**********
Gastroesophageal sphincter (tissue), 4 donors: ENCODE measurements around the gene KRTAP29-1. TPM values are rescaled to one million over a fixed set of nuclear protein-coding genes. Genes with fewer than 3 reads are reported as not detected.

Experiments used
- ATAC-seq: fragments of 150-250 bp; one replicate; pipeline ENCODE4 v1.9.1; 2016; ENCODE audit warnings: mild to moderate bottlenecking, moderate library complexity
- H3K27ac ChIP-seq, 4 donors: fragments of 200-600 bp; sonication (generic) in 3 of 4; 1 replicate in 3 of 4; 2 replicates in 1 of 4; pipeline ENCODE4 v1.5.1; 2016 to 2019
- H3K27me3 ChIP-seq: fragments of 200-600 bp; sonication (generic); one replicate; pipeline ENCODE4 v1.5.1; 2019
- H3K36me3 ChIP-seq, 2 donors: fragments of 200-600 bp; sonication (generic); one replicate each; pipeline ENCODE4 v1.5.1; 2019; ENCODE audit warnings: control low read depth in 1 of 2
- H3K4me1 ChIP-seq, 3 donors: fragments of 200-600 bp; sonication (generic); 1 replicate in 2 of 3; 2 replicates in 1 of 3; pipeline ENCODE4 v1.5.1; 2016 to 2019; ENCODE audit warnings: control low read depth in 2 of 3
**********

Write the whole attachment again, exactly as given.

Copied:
Gastroesophageal sphincter (tissue), 4 donors: ENCODE measurements around the gene KRTAP29-1. TPM values are rescaled to one million over a fixed set of nuclear protein-coding genes. Genes with fewer than 3 reads are reported as not detected.

Experiments used
- ATAC-seq: fragments of 150-250 bp; one replicate; pipeline ENCODE4 v1.9.1; 2016; ENCODE audit warnings: mild to moderate bottlenecking, moderate library complexity
- H3K27ac ChIP-seq, 4 donors: fragments of 200-600 bp; sonication (generic) in 3 of 4; 1 replicate in 3 of 4; 2 replicates in 1 of 4; pipeline ENCODE4 v1.5.1; 2016 to 2019
- H3K27me3 ChIP-seq: fragments of 200-600 bp; sonication (generic); one replicate; pipeline ENCODE4 v1.5.1; 2019
- H3K36me3 ChIP-seq, 2 donors: fragments of 200-600 bp; sonication (generic); one replicate each; pipeline ENCODE4 v1.5.1; 2019; ENCODE audit warnings: control low read depth in 1 of 2
- H3K4me1 ChIP-seq, 3 donors: fragments of 200-600 bp; sonication (generic); 1 replicate in 2 of 3; 2 replicates in 1 of 3; pipeline ENCODE4 v1.5.1; 2016 to 2019; ENCODE audit warnings: control low read depth in 2 of 3